FD6

It is the responsibility of the driver/rider to check whether their prescription or over-the-counter drugs can affect their ability to drive/ride – Always read the label on the packaging of any medicines you are taking. If in doubt speak with a doctor or pharmacist.

 

FD7

Get your journey home sorted – if you have had alcohol to drink get a taxi, catch a bus or get a lift from a sober friend.

 

FD8

Think of the consequences – If you kill or seriously injure someone because you were driving under the influence of drugs or alcohol you will have to live with the long-term emotional consequences.

 

Speed

FS1

The speed limit is not a target – It is the absolute maximum and does not mean that it is safe to drive or ride at that speed in all conditions. Factors such as the weather, the state of the road and time of day should be considered when choosing what speed to travel at.

 

FS2

Be aware of stopping distances  – The faster someone is driving, the longer it will take them to stop if something unexpected happens. In wet weather the stopping distances are at least double that of when it is dry. In icy conditions it can be as much as ten times greater than on dry roads.

 

FS3

Streetlights mean 30mph max – In built up areas with streetlights the speed limit, unless otherwise stated, is 30mph. Be aware of pedestrians or parked vehicles which may suddenly move off or pull out in front of you. Travelling at a lower speed will give you more time to recognise and react to hazards.

 

FS4

Take care on country roads – There may be unexpected hazards such as blind bends, blind summits, hidden dips and agricultural traffic. Look out for cyclists, pedestrians and horse riders.

 

FS5

Think of the consequences – If you kill or seriously injure someone because you were driving too quickly you will have to live with the long-term emotional consequences.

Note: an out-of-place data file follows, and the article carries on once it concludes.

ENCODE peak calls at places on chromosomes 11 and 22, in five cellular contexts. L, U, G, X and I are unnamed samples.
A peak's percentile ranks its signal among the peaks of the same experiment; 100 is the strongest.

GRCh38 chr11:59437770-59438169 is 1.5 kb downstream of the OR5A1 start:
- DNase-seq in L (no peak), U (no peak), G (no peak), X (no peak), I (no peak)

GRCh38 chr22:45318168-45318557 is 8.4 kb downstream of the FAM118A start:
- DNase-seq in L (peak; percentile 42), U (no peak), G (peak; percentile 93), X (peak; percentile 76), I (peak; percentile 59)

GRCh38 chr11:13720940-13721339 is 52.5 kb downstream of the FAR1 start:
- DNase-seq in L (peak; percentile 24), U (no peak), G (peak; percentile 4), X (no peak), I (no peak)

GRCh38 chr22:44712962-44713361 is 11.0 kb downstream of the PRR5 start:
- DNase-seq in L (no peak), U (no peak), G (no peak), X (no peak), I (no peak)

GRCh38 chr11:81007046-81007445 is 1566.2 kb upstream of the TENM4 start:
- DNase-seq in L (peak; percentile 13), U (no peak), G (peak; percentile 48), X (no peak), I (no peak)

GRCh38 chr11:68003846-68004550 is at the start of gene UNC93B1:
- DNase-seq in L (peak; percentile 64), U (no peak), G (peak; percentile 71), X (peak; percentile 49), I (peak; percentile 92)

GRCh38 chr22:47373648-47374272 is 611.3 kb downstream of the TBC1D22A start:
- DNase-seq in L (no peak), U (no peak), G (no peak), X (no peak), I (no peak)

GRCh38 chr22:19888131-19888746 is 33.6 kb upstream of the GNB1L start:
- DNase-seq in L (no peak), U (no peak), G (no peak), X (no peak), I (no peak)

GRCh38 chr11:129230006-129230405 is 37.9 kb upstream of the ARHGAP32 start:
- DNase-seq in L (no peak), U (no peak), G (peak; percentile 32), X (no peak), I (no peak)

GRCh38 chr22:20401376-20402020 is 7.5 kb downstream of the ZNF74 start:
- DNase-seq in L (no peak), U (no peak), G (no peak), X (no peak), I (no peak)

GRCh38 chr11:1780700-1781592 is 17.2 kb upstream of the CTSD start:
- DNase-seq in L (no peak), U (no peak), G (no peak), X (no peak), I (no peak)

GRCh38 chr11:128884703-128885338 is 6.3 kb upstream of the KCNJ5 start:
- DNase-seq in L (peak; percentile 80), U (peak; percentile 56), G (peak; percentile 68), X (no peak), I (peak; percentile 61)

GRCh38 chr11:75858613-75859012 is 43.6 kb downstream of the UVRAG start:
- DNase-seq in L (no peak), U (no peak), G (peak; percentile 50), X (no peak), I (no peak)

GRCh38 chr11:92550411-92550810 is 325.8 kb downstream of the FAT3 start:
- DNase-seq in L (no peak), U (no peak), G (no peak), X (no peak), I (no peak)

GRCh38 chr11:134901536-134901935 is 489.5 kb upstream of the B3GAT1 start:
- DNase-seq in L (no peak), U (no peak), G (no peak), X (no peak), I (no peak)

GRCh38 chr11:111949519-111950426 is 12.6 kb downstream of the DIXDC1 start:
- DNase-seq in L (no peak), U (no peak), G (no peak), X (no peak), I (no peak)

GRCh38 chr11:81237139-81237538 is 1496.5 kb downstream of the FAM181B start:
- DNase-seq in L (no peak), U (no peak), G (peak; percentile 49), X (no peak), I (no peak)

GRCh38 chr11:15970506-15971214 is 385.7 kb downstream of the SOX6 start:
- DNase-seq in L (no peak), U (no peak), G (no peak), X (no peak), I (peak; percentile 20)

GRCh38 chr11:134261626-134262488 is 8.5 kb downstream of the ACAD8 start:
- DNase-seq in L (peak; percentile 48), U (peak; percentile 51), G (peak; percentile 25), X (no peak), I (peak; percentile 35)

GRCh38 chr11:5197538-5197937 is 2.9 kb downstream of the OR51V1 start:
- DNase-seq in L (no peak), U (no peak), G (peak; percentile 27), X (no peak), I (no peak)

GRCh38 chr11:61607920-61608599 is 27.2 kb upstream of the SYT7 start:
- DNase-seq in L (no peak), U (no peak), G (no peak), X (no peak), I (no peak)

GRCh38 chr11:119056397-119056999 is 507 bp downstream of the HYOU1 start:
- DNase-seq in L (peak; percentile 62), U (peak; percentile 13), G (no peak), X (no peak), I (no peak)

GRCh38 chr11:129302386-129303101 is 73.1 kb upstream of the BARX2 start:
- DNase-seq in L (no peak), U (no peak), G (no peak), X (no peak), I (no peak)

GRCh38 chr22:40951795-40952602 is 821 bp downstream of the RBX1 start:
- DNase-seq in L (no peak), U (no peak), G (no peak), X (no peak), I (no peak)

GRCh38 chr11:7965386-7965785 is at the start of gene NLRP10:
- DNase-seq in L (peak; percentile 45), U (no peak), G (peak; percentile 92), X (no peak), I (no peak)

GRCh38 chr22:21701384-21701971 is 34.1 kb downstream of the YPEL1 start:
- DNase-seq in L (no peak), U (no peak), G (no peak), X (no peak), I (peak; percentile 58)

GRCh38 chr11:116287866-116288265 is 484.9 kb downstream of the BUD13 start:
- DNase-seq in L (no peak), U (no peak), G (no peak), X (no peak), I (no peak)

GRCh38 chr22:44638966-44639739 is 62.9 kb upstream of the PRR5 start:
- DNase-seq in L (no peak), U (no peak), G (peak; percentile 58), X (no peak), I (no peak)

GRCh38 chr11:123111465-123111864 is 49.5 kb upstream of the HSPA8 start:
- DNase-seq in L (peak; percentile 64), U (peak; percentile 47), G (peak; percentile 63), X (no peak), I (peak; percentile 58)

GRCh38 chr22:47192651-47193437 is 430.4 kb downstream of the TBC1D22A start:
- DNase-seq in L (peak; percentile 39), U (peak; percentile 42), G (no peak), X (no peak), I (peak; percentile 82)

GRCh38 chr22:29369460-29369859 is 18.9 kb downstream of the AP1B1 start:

Mobile phones

FM1

Dangerous and illegal – Using a handheld mobile phone when driving or riding is both dangerous and illegal - for any purpose, including using the camera, following a map or checking social media. The law still applies when stopped at traffic lights or queuing in traffic.

 

FM2

Six penalty points and a £200 fine – You can get six penalty points and a £200 fine if you use a handheld mobile phone whilst driving.

 

FM3

New drivers could lose their licence – If you have passed your driving test in the last two years you will automatically lose your licence. You may also see an increase in vehicle insurance costs

 

FM4

Think of the consequences – If you kill or seriously injure someone because you were distracted while driving you will have to live with the long-term emotional consequences.

 

Seatbelts

FB1

Always wear a seat belt – Not wearing a seatbelt can be a fatal decision even on short, familiar journeys and at low speeds.

FB2

You are twice as likely to die in a crash if you are not wearing a seatbelt – Make sure you belt up before you set off, even if it is a short journey on a familiar route.

FB3

Everyone in your vehicle must wear a seatbelt, no matter how short the journey – Failure to wear a seatbelt is against the law. Belt up before starting your engine and keep it on until you are safely parked and the engine is off.

FB4

Air bags are not an alternative to seatbelts – air bags are designed to work in addition to seatbelts and are not a replacement or alternative.

FB5

Car seats – Children must normally use a child car seat until they’re 12 years old or 135 centimetres tall, whichever comes first. Children over 12 or more than 135cm tall must wear a seat belt.

 
 

Communications framework

Name

Key road safety messages

Version

1.2

Last updated

21 August 2018

Review schedule

Annual, ahead of academic year

Review date

30 June 2019

Review body

Safer Roads Practitioners Group

 


For further information about SYSRP and our campaigns and initiatives, or if you have any queries, then contact us using this form or drop an email to enquiries@sysrp.co.uk.

To keep up-to-date with our many events and initiatives around South Yorkshire then follow us @SYSaferRoads.